Movie Reviews: "The Disaster Artist" is More Substantial Than You'd Think
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The ultimate recipe for an accidental phenomenon!
"Is it just me, or is this kinda bad?"
Ah, Tommy Wiseau's The Room -- it's been hailed as the best worst movie of all time, reaching cult status and provoking conversational setpieces. To this day, it has frequent midnight showings in theaters across the world, cementing its spot in cinematic history -- so much so that the all-over-the-place James Franco has now made a movie about the making of the movie. It's fittingly called The Disaster Artist, and it's genuinely hysterical.
Franco plays Tommy Wiseau -- when we first meet him he's shouting and climbing up walls during an acting class. That's where he sparks up a complicated friendship with an aspiring star named Greg (Dave Franco), and the two head out to Hollywood. From there, the film dives into story behind The Room -- from script, to tumultuous production, to head-scratching red carpet premiere.
The important thing to note about The Disaster Artist is that it isn't a parody or a spoof -- it's a passionately realized portrait, serving as a fascinating look into the weird world of Wiseau, as well as an amusing behind-the-scenes tribute to the infamous disasterpiece. It strikes a balance between surprisingly somber and relentlessly comical. In fact, it's very very funny. I hooted. I hollered. And it's well-crafted enough to the point where people can probably enjoy it without having seen the material that inspired it. But I'll be real with you -- it is indeed best if you have seen The Room, or at least clips of its most iconic scenes.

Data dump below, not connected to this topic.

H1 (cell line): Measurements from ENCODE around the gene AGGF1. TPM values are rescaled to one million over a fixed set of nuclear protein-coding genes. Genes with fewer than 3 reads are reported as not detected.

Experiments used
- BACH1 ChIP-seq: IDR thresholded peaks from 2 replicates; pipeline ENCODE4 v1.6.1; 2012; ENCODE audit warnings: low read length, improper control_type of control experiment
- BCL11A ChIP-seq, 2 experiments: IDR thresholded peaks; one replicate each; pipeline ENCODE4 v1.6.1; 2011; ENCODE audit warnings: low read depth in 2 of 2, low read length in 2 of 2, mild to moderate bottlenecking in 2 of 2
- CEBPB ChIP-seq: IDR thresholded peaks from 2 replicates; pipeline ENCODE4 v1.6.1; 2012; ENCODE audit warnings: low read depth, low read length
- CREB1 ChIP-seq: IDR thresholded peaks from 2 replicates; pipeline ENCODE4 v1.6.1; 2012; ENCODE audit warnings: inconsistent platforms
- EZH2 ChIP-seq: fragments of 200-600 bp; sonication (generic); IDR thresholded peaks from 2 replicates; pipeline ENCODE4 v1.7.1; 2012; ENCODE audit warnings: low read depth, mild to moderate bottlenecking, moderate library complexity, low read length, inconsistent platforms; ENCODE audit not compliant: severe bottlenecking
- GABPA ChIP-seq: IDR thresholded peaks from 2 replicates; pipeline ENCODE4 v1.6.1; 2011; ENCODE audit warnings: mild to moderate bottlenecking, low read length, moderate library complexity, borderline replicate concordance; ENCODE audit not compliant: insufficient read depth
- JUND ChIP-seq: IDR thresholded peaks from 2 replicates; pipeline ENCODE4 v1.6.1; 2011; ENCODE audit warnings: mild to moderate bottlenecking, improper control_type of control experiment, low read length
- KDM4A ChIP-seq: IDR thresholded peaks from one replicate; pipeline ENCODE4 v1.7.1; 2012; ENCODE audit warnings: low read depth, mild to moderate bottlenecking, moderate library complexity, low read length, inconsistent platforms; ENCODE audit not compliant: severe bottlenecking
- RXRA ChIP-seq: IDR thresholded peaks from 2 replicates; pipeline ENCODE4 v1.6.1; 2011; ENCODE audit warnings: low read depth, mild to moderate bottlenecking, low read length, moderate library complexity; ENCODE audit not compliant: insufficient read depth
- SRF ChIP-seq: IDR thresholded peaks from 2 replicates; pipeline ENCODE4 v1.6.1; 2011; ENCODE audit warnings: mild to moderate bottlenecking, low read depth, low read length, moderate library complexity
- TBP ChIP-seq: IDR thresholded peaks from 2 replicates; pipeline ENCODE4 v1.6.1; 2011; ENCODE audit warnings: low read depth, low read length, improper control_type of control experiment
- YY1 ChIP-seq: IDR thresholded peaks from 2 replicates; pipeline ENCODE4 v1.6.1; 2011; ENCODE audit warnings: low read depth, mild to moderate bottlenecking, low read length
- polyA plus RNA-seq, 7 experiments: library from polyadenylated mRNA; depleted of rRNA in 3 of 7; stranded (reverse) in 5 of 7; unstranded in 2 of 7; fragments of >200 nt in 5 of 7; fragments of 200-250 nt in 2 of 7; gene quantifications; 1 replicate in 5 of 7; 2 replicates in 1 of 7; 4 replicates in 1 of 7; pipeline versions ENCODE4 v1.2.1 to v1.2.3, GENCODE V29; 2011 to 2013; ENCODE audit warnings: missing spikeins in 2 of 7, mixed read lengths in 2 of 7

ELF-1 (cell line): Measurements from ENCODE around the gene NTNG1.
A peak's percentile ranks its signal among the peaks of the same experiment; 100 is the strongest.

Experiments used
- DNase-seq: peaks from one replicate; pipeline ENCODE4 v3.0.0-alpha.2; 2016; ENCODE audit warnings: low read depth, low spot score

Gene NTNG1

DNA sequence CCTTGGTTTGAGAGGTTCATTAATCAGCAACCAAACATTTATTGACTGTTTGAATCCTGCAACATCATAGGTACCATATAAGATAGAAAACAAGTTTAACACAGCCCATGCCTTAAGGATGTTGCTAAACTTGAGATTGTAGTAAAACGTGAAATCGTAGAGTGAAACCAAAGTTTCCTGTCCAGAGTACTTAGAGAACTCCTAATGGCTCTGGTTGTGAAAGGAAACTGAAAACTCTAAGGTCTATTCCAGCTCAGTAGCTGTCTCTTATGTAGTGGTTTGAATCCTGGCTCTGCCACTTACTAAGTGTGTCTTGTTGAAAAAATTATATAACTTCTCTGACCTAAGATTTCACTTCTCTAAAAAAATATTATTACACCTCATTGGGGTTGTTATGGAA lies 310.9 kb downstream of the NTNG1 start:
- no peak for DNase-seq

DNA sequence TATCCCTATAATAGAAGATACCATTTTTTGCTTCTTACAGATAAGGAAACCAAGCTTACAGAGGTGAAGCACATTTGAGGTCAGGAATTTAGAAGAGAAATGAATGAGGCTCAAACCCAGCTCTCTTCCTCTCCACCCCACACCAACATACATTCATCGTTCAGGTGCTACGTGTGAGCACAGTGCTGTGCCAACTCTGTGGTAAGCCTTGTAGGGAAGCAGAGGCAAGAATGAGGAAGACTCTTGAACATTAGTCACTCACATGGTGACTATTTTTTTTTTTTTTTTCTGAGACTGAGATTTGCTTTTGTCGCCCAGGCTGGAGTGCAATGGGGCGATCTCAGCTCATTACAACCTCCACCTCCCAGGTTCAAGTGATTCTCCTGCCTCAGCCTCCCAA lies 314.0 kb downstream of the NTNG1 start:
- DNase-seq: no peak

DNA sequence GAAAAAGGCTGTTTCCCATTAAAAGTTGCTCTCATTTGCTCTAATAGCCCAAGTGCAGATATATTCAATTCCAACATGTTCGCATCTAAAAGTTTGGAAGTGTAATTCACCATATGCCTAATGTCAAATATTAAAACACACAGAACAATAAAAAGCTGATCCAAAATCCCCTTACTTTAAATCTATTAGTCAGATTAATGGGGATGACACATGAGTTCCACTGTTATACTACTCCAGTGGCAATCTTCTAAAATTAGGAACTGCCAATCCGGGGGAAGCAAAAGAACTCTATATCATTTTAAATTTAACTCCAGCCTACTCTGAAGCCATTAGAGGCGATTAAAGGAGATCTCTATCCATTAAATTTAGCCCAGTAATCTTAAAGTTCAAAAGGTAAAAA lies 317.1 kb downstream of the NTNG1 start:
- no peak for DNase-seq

A big part of why The Disaster Artist works so well is James Franco's pitch-perfect and highly dedicated performance as Tommy Wiseau. It's more than just a good impression. He portrays him as earnest, ambitious, shameless, bizarre, mysterious (no one actually knows where he's from, how old he is, how he funded the movie, or what the heck is going on with his accent), oblivious, unintentionally hilarious, sympathetic, and villainous all at once. The supporting cast is solid too, including the likes of Alison Brie, Seth Rogen, Paul Scheer, Nathan Fielder, Hannibal Buress, Jason Mantzoukas, Jacki Weaver, and more. I'll keep the cameos a secret.
What could've been a one-note romp becomes something much more substantial as it espouses themes about dreams, the unconventional and independent spirit, artistic merit, failure and success, and director's intent vs audience reaction (Are they laughing with you or at you?). It also further examines how The Room is the ultimate recipe for an accidental phenomenon, why people have latched onto something so uniquely bad, and why it's achieved such a lasting legacy. One thing's for sure -- The Disaster Artist wouldn't exist without it.